The Falcon   |   Volume 83, Issue 53

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Criticism leads to change

Frustration with buss pass system addressed by ASSP

By , Features Editor

Published: October 3 2007

Student criticism of the bus pass system run by ASSP has triggered a series of changes this quarter, including a new day pass program and an emphasis on better communication of already available programs.

The new day pass program is intended to help curb students' frustrations with the five-hour time limit on the passes available for check out from ASSP, SPU senior and ASSP Public Relations Manager Ashlee Pottenger said.

Another major upcoming change will be increased attention to an already available subsidized pass program through the Office of Safety and Security, she said.

Pottenger has been discussing improvements to the system with Safety and Security Programs Coordinator and SPU alumna Rebecca Taylor, including ways Safety and Security and ASSP can team up to better help students with transportation needs.

They have researched the bus pass systems of other universities in the area and are figuring out what improvements in service are possible at SPU.

The first change of the year, the day passes, went into effect on Monday. Students can now pay a small $2 fee to keep one of several day passes for 24 hours rather than the previous five hours.

For students who ride the bus and want to avoid the hassle of a time limit in previous years, a subsidized bus pass was the best option.

Safety and Security offers a subsidized pass sales program in which students can purchase One Zone or Two Zone Metro bus passes for a 35 percent discount at the Office of Safety and Security.

"It [the old system] sucks," SPU senior Schatzie Miller said, frustrated by the time limits on the passes students were allowed to check out under ASSP in previous years.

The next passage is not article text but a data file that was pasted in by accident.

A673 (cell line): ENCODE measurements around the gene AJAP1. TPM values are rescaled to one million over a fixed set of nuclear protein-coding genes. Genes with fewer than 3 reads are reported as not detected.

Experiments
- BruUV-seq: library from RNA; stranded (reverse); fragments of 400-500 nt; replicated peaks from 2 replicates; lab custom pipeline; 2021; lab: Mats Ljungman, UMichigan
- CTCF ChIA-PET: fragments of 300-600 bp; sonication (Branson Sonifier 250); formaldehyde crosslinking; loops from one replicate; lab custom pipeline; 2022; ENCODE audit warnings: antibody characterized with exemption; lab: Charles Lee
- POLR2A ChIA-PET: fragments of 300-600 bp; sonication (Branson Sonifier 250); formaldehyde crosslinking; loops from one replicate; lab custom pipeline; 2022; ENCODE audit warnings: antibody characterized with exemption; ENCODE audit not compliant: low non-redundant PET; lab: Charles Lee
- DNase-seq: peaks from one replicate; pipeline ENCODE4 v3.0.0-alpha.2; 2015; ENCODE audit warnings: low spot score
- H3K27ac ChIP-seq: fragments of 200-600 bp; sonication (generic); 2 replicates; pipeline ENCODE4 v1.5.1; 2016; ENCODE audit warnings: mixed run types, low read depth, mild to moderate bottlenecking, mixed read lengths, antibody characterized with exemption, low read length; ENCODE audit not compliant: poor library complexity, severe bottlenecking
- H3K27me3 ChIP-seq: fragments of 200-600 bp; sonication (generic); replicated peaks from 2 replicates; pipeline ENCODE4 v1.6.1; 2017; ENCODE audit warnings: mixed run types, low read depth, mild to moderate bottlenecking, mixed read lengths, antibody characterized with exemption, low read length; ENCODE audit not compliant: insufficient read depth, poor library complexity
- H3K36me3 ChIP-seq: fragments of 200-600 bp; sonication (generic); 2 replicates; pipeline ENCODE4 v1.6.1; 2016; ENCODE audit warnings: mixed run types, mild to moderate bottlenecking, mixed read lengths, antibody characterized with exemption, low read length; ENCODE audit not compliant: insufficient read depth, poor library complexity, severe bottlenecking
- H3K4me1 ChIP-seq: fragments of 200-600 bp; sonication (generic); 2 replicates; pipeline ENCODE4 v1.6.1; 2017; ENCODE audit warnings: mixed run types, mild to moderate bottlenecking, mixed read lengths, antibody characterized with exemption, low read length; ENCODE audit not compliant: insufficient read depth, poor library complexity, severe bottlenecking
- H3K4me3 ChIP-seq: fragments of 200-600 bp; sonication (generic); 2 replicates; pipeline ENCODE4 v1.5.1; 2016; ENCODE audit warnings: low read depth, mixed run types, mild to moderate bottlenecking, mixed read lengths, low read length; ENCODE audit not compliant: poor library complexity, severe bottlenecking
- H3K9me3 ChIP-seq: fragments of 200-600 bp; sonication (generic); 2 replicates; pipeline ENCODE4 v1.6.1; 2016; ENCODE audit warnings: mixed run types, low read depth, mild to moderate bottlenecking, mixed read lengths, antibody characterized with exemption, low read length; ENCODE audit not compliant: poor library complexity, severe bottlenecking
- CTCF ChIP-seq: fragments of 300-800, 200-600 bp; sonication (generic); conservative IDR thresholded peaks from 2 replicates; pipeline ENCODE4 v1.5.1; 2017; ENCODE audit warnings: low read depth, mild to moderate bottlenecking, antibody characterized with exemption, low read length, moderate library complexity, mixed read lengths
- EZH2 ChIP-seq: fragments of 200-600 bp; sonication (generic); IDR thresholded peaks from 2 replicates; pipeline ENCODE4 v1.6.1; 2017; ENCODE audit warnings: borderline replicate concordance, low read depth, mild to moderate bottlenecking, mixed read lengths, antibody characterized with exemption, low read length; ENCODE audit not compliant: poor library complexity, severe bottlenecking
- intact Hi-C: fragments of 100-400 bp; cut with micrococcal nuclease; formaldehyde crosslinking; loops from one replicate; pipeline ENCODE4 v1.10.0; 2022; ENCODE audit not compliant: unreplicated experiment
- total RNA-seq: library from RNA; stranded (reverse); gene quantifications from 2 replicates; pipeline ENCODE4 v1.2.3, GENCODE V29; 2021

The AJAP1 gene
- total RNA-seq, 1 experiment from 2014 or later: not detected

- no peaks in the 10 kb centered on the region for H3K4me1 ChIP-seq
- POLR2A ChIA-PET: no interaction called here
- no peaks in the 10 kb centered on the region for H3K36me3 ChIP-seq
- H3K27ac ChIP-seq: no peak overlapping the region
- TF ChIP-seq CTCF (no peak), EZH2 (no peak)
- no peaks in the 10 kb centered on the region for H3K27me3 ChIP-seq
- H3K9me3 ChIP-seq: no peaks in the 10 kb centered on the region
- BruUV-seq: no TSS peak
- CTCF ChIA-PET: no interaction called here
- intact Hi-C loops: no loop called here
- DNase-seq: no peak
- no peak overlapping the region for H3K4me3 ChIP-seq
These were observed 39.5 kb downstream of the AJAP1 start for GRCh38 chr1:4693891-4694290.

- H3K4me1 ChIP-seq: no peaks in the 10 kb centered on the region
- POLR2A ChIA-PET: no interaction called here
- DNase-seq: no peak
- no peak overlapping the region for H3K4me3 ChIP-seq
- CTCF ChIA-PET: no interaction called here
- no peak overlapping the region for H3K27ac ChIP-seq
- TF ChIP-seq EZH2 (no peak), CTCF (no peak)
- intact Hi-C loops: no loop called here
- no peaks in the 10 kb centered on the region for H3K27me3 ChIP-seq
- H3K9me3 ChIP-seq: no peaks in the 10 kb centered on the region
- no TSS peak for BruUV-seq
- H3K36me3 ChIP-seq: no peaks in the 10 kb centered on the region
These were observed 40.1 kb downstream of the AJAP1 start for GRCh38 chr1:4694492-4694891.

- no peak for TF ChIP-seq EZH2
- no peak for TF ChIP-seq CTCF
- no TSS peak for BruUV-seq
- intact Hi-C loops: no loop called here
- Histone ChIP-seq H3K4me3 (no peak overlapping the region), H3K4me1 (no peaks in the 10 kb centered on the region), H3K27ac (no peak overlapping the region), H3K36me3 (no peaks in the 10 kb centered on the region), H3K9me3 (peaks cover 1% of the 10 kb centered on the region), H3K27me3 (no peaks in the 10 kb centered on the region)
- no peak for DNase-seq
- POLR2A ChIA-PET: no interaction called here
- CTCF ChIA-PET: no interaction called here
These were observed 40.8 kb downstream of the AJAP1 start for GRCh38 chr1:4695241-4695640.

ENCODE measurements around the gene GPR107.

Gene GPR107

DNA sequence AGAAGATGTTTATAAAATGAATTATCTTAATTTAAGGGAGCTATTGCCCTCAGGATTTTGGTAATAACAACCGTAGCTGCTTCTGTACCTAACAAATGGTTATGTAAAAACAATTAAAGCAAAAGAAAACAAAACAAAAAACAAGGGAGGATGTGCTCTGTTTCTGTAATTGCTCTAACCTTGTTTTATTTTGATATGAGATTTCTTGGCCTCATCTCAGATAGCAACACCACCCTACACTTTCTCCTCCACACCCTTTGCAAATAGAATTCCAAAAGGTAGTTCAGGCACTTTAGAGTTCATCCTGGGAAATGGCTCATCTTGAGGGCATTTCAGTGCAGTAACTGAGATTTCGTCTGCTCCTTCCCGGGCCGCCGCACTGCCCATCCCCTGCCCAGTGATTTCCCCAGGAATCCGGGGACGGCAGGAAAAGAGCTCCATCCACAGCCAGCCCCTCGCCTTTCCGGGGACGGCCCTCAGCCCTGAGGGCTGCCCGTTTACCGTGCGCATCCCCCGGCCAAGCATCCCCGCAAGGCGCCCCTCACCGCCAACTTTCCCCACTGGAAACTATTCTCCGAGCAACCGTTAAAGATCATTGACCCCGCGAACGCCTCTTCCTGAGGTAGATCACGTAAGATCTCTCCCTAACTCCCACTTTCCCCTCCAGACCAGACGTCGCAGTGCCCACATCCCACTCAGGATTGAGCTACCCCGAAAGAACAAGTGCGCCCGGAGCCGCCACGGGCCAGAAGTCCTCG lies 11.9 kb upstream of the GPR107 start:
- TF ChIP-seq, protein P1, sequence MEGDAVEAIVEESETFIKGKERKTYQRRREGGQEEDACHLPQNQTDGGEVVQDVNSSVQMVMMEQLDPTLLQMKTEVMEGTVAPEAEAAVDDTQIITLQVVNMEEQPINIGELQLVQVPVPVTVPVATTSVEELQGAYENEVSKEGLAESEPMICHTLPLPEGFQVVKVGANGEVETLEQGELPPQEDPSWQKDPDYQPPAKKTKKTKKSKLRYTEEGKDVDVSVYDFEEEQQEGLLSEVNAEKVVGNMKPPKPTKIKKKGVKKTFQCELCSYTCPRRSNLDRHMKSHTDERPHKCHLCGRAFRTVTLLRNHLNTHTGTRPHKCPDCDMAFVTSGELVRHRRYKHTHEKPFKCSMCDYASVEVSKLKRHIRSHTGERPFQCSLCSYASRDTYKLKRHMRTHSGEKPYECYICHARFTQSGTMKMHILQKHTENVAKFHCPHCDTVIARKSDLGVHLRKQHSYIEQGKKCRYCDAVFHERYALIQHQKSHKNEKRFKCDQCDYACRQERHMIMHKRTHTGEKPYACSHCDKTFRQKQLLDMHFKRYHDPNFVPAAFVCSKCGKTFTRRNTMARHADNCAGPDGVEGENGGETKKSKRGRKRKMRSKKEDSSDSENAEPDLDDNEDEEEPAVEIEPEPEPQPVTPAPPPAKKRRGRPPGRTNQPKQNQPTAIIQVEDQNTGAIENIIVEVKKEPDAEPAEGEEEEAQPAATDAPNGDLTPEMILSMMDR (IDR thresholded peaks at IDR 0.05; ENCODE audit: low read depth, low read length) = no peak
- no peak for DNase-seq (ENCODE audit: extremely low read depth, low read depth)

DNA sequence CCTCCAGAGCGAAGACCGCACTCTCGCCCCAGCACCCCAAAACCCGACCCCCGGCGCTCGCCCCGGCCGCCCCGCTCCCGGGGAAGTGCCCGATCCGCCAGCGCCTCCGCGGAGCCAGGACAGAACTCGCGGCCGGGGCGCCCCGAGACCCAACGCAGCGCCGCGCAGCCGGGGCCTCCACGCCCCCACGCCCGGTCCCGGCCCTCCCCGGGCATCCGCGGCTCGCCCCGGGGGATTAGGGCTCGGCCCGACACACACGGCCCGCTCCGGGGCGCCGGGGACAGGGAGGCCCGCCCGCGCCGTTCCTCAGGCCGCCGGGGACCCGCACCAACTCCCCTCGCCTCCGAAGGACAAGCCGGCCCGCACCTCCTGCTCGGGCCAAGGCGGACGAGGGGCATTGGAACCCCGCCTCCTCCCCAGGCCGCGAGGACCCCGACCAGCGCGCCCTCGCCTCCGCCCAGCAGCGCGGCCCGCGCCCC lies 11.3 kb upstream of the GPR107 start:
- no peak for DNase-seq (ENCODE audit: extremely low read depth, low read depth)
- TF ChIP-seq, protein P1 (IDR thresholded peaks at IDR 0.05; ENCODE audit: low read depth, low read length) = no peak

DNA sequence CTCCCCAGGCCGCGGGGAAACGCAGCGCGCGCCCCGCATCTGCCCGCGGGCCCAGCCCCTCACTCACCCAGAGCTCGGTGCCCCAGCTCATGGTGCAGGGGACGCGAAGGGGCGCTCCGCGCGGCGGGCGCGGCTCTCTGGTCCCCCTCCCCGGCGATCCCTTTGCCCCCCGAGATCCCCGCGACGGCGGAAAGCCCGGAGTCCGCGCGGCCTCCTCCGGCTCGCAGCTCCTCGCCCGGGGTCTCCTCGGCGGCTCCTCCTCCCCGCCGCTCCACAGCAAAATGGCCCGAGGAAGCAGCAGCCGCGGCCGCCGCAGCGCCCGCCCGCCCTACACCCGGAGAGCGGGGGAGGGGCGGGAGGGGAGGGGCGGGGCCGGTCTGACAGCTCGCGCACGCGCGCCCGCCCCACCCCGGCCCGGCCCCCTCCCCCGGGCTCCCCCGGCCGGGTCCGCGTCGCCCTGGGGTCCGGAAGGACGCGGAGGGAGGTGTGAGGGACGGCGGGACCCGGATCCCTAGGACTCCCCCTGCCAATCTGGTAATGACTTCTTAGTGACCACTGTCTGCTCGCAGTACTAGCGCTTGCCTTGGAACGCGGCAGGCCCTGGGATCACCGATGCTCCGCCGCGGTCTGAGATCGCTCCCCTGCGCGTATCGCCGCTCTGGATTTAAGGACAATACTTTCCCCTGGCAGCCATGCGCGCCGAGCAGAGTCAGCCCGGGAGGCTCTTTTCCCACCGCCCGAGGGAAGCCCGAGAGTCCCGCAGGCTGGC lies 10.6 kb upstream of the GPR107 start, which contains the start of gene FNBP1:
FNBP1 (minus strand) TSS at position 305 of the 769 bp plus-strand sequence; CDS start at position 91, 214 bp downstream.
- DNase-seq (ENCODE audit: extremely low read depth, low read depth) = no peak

"For students who don't have cars, five hours isn't enough time."

Miller said that she wouldn't mind buying her own pass at a subsidized student rate.

Sophomore Megan Simmons agreed. "I wouldn't mind buying it at a student rate...if they could do it that way."

Both were unaware that such a system was already in place at the Office of Safety and Security.

Even Taylor said she didn't know she could buy bus passes during her time as a student.

Students' lack of awareness about their transportation alternatives is something that ASSP and Safety and Security hope to remedy this school year.

"In general, we have a closer connection with the student body than Safety and Security," Pottenger said.

She said she hopes this connection will help raise student awareness of the subsidized pass sales significantly in November when ASSP will begin selling the subsidized passes in a second location -- the ASSP office in the SUB.

As in previous years, ASSP will offer students a peak hours PugetPass, good for five hours on all local Metro buses, in exchange for their school IDs. Fines are issued if students keep the five-hour pass longer than the allotted time.

In addition to the day passes and wider pass sales, there will be one more small but significant change, Pottenger said.

"Just this year we're starting to keep a record of how many passes are going out" Pottenger said.

The previous free pass system only lent out passes and charged students for late returns -- no records of pass check-outs were made.

The check-out rates of free passes are already being recorded, she said.

Also, there will probably be a student survey about the program available by the end of the year, Pottenger said.

She expects the new statistics and feedback received will make a strong case for increased funding from ASSP Senate and quick changes for the program if problems continue.

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